Considering the myriad ways technology has changed the world of work, it should come as no surprise that traditionally non-technical jobs have begun demanding technical skills from candidates. Even the least computer-y job you can think of will probably require at least some sort of tech knowledge in coming years.
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About two-thirds of the highest-paying and fastest-growing jobs in fields such as design and marketing now require computer science skills, according to a new report from labor market analytics firm Burning Glass Technologies and Oracle Academy, the philanthropic educational arm of cloud software providers Oracle.
The report found that non-technical jobs calling for machine-learning skills tend to pay the most, with an average salary of $111,802 among such jobs. Other tech skills are in high demand among non-technical jobs, too, including Java, Apache Hadoop, NoSQL, Chef, Puppet, Ruby, and Python.
Welcome to the World of Hybrid Jobs
Programming was once a skill left to the folks in the IT department, but that's no longer the case. As more jobs begin to cross over into the tech realm, companies are looking for layman candidates who can speak the language of programmers.
"Designers and marketers are great examples of non-technical jobs that increasingly use computer science-related skills," says Alison Derbenwick Miller, vice president of Oracle Academy. "For example, today's designers need to understand digital technologies. In fact, designers are becoming core members of software development teams. Web developers and user experience designers, which focus on creating software products, are at the forefront of the demand curve. In terms of marketers, roles such as product managers and market research analysts are digital and data-driven. Digital marketing represents the fastest-growing and highest-paying skills in the marketing field."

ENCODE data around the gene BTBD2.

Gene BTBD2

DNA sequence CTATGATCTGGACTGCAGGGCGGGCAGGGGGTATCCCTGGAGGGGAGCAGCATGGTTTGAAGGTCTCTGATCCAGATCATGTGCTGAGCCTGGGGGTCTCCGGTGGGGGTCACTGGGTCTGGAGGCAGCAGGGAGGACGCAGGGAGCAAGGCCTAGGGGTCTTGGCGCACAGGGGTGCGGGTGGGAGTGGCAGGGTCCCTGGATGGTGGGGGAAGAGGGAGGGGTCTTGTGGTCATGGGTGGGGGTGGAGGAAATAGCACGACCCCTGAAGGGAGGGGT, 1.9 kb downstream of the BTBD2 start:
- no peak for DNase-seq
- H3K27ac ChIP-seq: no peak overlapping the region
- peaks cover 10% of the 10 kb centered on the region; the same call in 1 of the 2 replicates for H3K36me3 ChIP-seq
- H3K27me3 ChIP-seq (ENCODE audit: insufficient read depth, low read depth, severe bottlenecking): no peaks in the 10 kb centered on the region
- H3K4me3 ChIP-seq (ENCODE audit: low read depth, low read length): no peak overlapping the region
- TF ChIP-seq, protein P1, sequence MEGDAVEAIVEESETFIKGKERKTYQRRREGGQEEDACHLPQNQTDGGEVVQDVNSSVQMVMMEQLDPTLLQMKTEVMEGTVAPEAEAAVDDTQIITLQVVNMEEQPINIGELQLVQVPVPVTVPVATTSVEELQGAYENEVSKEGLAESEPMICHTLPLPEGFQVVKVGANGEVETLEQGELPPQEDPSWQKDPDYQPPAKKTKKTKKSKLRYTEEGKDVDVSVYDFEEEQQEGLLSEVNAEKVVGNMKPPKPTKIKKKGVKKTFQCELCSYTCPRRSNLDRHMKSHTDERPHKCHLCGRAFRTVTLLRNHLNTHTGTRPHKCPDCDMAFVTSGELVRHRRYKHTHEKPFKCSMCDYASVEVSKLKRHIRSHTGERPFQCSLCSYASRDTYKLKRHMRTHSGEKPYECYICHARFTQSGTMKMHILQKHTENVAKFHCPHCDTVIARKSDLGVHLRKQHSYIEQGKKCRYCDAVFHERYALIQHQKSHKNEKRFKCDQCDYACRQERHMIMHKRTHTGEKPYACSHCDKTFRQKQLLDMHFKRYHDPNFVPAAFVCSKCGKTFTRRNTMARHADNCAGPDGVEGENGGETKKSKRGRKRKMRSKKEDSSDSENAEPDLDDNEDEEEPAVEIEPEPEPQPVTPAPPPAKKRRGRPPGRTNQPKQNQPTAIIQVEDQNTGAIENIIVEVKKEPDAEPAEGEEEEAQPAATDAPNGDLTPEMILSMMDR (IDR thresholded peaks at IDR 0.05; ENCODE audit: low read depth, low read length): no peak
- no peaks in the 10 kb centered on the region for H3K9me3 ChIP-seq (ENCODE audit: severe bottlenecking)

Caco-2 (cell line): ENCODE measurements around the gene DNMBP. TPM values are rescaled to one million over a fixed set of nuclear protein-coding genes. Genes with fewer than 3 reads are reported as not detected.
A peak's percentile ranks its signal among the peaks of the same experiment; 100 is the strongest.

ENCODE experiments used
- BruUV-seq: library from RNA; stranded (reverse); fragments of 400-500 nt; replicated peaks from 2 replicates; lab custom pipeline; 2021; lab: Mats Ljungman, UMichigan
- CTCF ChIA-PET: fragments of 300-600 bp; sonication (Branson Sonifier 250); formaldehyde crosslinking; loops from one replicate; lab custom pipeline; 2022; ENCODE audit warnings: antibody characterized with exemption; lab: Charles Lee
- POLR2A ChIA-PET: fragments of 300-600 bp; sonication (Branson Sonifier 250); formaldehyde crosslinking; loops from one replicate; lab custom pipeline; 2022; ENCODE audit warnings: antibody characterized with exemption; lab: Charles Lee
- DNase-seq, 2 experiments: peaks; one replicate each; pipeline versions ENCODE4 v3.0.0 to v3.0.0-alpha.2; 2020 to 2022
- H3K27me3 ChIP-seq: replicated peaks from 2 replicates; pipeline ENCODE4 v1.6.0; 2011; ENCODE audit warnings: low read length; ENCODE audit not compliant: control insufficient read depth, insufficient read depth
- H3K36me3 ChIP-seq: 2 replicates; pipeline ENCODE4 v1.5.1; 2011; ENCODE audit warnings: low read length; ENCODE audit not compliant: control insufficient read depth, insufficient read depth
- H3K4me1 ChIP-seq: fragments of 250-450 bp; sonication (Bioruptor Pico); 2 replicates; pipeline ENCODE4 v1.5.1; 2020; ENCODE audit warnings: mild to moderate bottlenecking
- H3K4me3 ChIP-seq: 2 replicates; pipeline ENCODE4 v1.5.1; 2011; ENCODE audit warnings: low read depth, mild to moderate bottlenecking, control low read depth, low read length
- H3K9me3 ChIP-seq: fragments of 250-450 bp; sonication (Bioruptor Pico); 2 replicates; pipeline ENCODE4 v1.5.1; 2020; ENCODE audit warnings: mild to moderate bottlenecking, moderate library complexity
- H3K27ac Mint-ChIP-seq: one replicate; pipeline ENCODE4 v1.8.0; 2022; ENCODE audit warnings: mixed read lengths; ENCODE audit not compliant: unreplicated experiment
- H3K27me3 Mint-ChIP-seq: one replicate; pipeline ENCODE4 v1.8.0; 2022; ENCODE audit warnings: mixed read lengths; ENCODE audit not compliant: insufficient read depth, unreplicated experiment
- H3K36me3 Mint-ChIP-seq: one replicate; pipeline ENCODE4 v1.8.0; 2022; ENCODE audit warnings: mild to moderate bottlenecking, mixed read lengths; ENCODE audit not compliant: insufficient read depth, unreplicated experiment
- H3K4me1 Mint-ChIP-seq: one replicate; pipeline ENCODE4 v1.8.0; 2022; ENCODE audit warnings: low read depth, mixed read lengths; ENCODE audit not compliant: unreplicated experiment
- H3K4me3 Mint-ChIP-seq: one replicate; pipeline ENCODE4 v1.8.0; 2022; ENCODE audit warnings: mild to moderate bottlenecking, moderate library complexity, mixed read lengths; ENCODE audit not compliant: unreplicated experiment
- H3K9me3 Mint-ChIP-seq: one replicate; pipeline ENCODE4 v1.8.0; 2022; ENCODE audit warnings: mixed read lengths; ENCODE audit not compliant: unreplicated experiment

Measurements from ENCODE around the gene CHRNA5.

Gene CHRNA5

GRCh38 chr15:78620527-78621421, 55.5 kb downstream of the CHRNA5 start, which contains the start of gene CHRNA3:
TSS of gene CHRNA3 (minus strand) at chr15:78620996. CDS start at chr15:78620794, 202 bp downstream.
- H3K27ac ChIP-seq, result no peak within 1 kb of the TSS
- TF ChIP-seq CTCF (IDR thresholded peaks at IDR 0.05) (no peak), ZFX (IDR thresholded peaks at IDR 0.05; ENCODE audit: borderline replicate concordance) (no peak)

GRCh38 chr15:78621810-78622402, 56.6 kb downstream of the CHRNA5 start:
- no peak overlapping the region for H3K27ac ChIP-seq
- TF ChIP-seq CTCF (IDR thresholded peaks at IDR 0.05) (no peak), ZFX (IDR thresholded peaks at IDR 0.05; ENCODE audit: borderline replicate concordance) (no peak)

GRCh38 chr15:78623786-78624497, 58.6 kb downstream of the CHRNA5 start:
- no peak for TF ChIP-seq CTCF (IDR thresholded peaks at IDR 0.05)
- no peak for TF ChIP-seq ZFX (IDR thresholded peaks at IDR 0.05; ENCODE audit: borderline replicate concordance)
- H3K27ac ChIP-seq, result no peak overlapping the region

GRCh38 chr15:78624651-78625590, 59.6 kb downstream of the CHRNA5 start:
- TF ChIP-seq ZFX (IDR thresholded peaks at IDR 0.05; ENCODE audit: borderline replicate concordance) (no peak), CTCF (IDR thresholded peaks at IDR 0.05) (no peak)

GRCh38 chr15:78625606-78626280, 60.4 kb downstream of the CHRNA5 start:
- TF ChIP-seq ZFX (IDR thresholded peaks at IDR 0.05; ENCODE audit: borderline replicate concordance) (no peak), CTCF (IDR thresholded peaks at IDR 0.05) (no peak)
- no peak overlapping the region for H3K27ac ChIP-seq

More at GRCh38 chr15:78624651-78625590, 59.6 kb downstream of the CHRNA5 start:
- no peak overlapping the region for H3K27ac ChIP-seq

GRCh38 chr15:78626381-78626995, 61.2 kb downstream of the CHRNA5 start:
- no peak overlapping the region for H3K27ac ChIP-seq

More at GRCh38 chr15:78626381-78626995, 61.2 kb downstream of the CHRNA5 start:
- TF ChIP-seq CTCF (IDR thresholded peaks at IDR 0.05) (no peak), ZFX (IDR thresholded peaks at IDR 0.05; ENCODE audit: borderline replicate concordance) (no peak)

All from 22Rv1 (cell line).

This type of crossover demand has led to what Oracle Academy refers to as "hybrid jobs."
"We're seeing an emergence of hybrid jobs that require both technical and non-technical skills," says Miller. "In these types of roles, candidates are expected to have a combination of programming skills, data analysis skills, and domain-specific skills such as marketing, finance, or business strategy."
Higher Education Must Emphasize Computer Education
In response to this seismic shift in the nature of work, many colleges and universities are starting to offer multi-disciplinary degrees that combine computing and other fields. Given that hybrid jobs will only become more common as time goes on, colleges and universities will play a crucial role in ensuring the American workforce is ready for the new economic reality.
"To meet the market demand for computer science skills, universities and colleges should provide ample opportunities for non-computing majors to undertake computer science coursework," Miller says. "They should also proactively make students aware of the value of these skills and encourage students to make time to learn them."
Miller names Harvey Mudd College as an example of a higher education institute that has successfully developed popular computer science courses for non-tech majors.
"This approach offers diverse exposure to the field and can attract underrepresented groups to computing," Miller notes.
Miller's advice for those of us facing this new economy: "To maximize opportunities for success, we recommend engaging in computer science classes or workshops as early as possible."
As technology continues to advance, computer skills will only become more necessary – even in the most general of jobs. Whether candidates develop skills on their own or through formal schooling, it's clear that candidates with a few technical skills in their pockets will stand out in today's job market.
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